FaithWorld

India says local Islamists bombed Hindu pilgrim city Varanasi

varanasi 1 (Photo: After the blast in Varanasi December 7, 2010/Stringer)

India said Wednesday a home-grown Islamist group with ties to Pakistani militants was behind a bomb attack in one of its holiest cities, Varanasi, and local media reported two people were questioned over the attack. Home Secretary Gopal Pillai said traces of explosives were found at the site of Tuesday evening’s blast in the northern city that killed a two-year old girl and injured 37 Hindu worshippers and foreign tourists.

Pillai said the crude bomb was set off by the Indian Mujahideen (IM), a local group India says has been trained by militants based in Pakistan, including the Lashkar-e-Taiba. The IM claimed responsibility for the attack in an email to local media, police said. That email was traced to a Mumbai suburb and two people were questioned over it, local media said.

“The main players of Indian Mujahideen are based in Pakistan and they are definitely running the game from there,” Mumbai Police Commissioner Sanjeev Dayal told a press conference. Pillai has said it was “too premature” to say if individuals or groups operating from Pakistan were involved.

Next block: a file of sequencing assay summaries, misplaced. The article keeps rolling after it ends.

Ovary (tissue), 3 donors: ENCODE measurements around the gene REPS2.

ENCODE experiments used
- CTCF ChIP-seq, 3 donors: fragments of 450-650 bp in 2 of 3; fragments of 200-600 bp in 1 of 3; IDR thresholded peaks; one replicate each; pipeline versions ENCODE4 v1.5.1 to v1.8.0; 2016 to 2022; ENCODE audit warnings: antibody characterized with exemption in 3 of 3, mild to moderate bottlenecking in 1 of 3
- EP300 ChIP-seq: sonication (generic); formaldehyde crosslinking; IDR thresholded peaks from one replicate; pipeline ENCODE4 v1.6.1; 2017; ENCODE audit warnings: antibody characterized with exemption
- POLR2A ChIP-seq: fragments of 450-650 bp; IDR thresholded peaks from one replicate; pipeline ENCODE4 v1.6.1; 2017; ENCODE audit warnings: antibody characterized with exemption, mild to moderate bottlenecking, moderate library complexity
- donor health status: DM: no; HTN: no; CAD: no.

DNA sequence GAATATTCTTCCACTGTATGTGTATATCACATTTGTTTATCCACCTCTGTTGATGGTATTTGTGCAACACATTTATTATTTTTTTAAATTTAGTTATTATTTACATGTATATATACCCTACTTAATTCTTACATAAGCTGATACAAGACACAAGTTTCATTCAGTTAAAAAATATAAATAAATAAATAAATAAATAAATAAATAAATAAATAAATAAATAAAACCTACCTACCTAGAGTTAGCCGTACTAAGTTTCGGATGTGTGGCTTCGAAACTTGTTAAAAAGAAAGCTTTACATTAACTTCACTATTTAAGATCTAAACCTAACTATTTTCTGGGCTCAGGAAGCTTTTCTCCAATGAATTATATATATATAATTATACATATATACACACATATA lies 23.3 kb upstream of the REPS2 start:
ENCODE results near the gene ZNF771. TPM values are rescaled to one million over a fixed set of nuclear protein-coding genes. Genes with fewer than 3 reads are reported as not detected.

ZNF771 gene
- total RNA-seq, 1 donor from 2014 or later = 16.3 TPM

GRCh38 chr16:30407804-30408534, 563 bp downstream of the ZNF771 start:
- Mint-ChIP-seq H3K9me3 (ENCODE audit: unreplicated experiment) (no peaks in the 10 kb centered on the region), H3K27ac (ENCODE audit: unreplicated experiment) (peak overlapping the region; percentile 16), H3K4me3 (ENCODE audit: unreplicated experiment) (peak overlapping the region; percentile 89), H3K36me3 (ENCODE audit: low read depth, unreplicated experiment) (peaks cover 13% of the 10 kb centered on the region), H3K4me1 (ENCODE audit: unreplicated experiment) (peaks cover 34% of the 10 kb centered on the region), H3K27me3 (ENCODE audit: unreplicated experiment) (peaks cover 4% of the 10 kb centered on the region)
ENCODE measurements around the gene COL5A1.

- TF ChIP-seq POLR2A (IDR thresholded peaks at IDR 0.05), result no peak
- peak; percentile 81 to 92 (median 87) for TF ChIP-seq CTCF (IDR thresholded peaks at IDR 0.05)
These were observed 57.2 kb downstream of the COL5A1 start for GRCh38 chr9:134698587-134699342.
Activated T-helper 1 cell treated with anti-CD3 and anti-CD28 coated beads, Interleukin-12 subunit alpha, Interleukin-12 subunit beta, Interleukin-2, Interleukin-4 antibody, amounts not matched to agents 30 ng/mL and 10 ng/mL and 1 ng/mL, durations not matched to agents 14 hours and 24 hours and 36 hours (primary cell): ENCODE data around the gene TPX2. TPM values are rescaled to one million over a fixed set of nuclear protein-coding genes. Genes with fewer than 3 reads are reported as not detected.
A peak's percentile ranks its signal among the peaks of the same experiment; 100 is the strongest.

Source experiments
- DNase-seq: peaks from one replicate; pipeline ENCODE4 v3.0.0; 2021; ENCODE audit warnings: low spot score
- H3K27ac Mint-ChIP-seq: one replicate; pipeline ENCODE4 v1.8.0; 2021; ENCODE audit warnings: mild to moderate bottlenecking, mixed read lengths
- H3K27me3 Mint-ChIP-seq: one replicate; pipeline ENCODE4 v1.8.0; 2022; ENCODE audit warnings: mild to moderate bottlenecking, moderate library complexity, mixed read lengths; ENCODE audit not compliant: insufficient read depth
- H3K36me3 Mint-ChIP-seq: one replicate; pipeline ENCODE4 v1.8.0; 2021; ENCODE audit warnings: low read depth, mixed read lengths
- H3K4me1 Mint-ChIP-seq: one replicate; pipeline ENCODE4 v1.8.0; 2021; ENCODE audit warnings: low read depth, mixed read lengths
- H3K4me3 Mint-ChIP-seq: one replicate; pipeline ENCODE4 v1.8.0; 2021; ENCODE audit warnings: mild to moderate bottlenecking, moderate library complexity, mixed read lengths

India remains jittery about the threat of militant strikes, especially since the Mumbai attacks in November 2008 which killed 166 people and raised tensions with arch rival Pakistan. New Delhi says Pakistan-based groups aid and train militants to carry out attacks against India, a claim Islamabad rejects.

Read the full story by C.J. Kuncheria here.

varanasi 2 (Photo: Boats on the the river Ganges near holy “ghats” (banks) in  Varanasi July 21, 2009/Jayanta Shaw)

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Christian-Muslim crisis response group to defuse religious tensions

wcc 1 (Photo: Christian and Muslim leaders at Nov 1-4, 2010 Geneva conference/WCC – Mark Beach)

Christian and Muslim leaders agreed on Thursday to set up “rapid deployment teams” to try to defuse tensions when their faiths are invoked by conflicting parties in flashpoints such as Nigeria, Iraq, Egypt or the Philippines. Meeting this week in Geneva, they agreed the world’s two biggest religions must take concrete steps to foster interfaith peace rather than let themselves be dragged into conflicts caused by political rivalries, oppression or injustice.